From a helpful article:
An ideology that is only “about human freedom” is inadequate as a governing philosophy…. Responding to the praises that had been sung about the French Revolution because of its supposed establishment of liberty, [Edmund Burke] made the following famous observation: “The effect of liberty to individuals is, that they may do what they please: we ought to see what it will please them to do, before we risk congratulations, which may soon be turned into complaints.” Burke’s point is unavoidable and unassailable: freedom is not a substantive principle. It is a good thing within proper limits, but it is not itself the political good, since any honest mind would have to admit that it can be abused.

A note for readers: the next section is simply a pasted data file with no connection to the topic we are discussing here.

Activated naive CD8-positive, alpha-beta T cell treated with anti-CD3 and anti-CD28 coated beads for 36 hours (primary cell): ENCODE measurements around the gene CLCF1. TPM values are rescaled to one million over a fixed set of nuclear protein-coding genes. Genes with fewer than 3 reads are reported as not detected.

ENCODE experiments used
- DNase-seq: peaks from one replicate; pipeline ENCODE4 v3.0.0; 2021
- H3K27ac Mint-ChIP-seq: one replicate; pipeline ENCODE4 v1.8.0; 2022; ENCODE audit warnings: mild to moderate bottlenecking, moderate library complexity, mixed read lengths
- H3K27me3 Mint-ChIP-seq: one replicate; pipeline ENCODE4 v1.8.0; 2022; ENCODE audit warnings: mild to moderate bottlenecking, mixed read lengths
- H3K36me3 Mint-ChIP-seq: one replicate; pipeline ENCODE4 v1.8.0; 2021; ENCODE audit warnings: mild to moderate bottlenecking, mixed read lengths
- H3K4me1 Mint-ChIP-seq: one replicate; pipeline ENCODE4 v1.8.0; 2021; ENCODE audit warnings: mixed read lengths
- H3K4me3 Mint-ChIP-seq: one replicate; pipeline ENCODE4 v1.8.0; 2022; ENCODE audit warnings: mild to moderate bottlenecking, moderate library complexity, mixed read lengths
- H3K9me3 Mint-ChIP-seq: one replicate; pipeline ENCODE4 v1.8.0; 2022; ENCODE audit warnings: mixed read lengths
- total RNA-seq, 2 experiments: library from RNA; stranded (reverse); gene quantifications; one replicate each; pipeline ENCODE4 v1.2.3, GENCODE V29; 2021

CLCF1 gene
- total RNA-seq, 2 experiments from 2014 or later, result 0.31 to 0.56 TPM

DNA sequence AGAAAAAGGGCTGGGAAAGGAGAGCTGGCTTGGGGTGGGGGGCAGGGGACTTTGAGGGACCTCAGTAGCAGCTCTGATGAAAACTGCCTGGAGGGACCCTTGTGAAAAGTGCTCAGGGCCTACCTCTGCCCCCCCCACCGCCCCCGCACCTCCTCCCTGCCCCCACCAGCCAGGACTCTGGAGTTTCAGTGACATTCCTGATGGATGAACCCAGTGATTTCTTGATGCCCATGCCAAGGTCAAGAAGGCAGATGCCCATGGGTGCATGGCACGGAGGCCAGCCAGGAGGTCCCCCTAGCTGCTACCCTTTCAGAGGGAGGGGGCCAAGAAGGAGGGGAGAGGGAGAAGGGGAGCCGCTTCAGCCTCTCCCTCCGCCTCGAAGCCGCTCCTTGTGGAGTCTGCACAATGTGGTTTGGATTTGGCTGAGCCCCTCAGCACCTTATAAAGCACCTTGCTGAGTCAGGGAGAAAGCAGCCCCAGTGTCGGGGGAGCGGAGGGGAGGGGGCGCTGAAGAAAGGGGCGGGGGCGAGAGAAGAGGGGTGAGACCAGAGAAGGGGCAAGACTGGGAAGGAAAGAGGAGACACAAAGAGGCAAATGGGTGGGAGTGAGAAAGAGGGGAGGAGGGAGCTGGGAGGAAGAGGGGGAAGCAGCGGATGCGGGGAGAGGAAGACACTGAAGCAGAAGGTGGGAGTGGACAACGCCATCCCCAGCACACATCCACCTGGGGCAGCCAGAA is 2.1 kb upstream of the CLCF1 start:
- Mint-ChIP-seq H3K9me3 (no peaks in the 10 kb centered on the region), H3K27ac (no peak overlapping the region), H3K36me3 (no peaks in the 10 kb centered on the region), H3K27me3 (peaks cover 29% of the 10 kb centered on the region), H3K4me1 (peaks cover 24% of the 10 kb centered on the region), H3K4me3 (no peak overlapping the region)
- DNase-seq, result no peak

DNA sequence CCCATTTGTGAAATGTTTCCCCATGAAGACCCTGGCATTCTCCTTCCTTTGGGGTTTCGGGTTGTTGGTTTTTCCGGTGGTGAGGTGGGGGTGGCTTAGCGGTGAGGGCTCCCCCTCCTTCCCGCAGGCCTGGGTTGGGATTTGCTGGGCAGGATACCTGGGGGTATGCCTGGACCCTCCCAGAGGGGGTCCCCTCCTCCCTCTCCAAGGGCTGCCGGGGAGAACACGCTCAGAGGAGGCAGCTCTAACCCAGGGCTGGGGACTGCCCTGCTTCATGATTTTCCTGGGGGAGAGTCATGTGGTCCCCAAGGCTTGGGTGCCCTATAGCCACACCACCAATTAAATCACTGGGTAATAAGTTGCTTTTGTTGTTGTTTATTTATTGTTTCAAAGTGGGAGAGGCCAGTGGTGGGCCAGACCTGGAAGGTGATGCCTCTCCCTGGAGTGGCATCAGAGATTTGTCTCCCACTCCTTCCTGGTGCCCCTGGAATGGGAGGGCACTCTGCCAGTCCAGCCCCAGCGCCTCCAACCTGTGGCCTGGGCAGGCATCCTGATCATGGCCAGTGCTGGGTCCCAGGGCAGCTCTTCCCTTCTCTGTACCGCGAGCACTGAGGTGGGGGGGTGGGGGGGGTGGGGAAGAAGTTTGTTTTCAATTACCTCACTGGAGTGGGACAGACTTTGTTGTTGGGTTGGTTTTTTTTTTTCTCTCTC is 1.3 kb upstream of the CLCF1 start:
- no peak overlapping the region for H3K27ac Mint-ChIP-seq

This is not just high-toned theory divorced from political reality. Governing inevitably requires regulating human behavior. Nobody could govern a political community simply on the basis of the claim that the governing enterprise is simply “about human freedom.” Securing the good of a community requires making and enforcing numerous rules. Each of these rules must be judged according to its contribution to the common good, which includes a just freedom, but no rule can be debarred simply because it limits freedom.
When American Christians praise freedom—when they say they’d die for their neighbor’s right to do wrong—they ought to stop and think about what exactly they mean.